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adumbrate
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adumbrate


She expounded on the view previously adumbrated.
  indicate vaguely, so that only the main points are discernable; or foreshadow
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adumbrated adumbrates adumbrate adumbration
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Samples:
  • She expounded on the view previously adumbrated.
  • She adumbrated the idea only in a single footnote.
  • Leon Guggenhammer was young and fat. Not a day more than thirty, his face, save for the adumbrated puff sacks under the eyes, was as smooth and lineless as a boy’s.
    Jack London  --  Burning Daylight
  • The system of relations established in the Middle Ages between philosophy and theology was adumbrated in the early Middle Ages and completed in the thirteenth century.

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  • The system of relations established in the Middle Ages between philosophy and theology was adumbrated in the early Middle Ages and completed in the thirteenth century.
  • I sensed an immediate change of mood, as if her happy reminiscence of their first days together had (perhaps by my comment) become adumbrated by the consciousness of something else—something troubling, hurtful, sinister.
    William Styron  --  Sophie’s Choice
  • "Ah—well you may ask that!" said Henchard, the new-moon-shaped grin adumbrating itself again upon his mouth.
    Thomas Hardy  --  The Mayor of Casterbridge
  • Her secret being at last given—to the world, and the name of the lady friend being even adumbrated, Jacky made no further experiments in the difficult and tiring art of conversation.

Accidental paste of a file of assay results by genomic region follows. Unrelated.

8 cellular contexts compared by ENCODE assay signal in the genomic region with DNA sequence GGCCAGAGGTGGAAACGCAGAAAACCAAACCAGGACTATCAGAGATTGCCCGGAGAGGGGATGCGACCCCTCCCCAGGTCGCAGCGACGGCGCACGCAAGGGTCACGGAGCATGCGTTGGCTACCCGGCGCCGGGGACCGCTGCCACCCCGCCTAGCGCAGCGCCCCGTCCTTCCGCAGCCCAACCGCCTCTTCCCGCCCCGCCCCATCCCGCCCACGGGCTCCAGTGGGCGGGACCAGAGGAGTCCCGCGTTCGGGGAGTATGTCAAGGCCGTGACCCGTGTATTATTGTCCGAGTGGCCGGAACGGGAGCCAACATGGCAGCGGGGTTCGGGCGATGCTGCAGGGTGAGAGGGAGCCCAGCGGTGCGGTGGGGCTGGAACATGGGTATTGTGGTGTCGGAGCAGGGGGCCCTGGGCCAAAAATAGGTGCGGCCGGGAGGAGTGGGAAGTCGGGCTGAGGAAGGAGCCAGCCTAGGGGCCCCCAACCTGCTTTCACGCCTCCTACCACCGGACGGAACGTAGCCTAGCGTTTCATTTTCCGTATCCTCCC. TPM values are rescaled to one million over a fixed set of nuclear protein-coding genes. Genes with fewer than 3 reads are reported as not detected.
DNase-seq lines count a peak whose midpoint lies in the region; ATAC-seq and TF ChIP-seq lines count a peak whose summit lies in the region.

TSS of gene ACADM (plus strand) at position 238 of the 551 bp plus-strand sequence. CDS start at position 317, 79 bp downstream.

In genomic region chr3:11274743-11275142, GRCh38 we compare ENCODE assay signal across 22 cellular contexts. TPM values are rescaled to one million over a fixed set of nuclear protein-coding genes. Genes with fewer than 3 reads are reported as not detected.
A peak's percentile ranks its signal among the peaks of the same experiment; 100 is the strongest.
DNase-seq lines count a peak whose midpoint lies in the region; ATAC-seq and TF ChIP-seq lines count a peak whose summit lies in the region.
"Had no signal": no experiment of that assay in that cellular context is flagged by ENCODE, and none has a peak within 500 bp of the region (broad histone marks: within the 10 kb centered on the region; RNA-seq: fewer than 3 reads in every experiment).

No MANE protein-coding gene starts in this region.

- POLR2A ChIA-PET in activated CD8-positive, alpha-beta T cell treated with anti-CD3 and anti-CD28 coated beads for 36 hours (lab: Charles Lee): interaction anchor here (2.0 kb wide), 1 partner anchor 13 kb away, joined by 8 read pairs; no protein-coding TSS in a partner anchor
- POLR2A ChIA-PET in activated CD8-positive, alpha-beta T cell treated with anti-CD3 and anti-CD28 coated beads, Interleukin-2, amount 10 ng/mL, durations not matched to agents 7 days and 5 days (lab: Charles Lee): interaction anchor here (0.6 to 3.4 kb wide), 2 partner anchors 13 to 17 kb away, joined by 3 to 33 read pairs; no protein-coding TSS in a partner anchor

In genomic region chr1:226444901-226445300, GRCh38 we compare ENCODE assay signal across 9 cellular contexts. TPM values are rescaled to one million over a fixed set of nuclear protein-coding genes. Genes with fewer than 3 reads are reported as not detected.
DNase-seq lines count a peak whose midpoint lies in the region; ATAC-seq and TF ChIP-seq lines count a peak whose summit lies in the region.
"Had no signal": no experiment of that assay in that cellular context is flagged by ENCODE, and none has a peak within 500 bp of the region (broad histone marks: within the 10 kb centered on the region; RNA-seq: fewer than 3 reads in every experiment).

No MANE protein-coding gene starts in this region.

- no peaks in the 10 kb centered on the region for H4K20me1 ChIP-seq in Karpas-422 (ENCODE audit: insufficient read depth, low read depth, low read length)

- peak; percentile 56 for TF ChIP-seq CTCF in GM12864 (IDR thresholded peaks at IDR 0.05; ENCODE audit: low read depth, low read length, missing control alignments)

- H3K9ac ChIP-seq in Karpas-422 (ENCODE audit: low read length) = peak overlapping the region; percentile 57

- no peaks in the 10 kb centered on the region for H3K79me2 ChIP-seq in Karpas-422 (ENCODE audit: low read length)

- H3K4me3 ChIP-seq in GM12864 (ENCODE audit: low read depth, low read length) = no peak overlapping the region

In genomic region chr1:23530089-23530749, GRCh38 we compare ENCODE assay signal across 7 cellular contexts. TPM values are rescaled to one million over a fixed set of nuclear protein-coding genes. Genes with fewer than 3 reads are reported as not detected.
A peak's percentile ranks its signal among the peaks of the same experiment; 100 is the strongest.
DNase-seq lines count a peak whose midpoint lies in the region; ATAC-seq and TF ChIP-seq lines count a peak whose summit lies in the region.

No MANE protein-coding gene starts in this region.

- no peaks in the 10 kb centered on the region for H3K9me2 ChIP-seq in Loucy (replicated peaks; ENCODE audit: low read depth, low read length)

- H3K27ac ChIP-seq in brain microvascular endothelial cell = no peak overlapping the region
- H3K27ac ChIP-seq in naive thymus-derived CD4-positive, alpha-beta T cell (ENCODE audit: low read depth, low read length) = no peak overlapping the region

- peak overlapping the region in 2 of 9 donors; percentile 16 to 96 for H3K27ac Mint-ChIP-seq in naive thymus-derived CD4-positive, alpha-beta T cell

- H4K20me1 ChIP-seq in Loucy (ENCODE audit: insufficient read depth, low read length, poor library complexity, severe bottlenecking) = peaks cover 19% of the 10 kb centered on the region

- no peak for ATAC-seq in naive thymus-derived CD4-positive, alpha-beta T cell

E.M. Forster  --  Howards End
  • Strange that the face of a person whom I scarcely know save that I think we met once on the gangway of a ship bound for Africa—a mere adumbration of eyes, cheeks, nostrils—should have power to inflict this insult.
    Virginia Woolf  --  The Waves
  • But that is only an adumbration of one great, urgent concern, which in fullest sympathy I shall now call by its name: life’s problem child, man himself, his true state and condition.
    Thomas Mann  --  The Magic Mountain

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  • Liddy continued, adumbrating by the remark the track her thoughts had taken.
    Thomas Hardy  --  Far from the Madding Crowd
  • Calibree adumbrated, "They’re a good bunch.
    Sinclair Lewis  --  Main Street
  • She told Elizabeth-Jane no more of the past attachment she had roughly adumbrated as the experiences of a third person; and Elizabeth, who in spite of her philosophy was very tender-hearted, sighed that night in bed at the thought that her pretty, rich Lucetta did not treat her to the full confidence of names and dates in her confessions.
    Thomas Hardy  --  The Mayor of Casterbridge
  • I suspect that the indulgent reader will not be able to perceive immediately how this little recollection adumbrates Auschwitz but—as will be seen—it does, and of all of Sophie’s attempts to gain a hold on the confusion of her past, it remains, as a sketch, a fragment, among the most odd and unsettling.
    William Styron  --  Sophie’s Choice
  • …and prepared for study; it showed him both the surface and the deeper structure of muscles, tendons, and ligaments, those of the thigh, the foot, and especially the arm, the upper and lower arm; it taught him the Latin names that medicine—that adumbration of the humanist spirit—had nobly and chivalrously supplied to distinguish them; and it allowed him to penetrate to the skeleton, an illustration of which offered him new perspectives, revealing the unity of all things human, the…
    Thomas Mann  --  The Magic Mountain
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Associated words [difficulty]:   adumbrate [9]
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Most commonly used in these subjects:   Human Behavior, Philosophy, Logic & Reasoning
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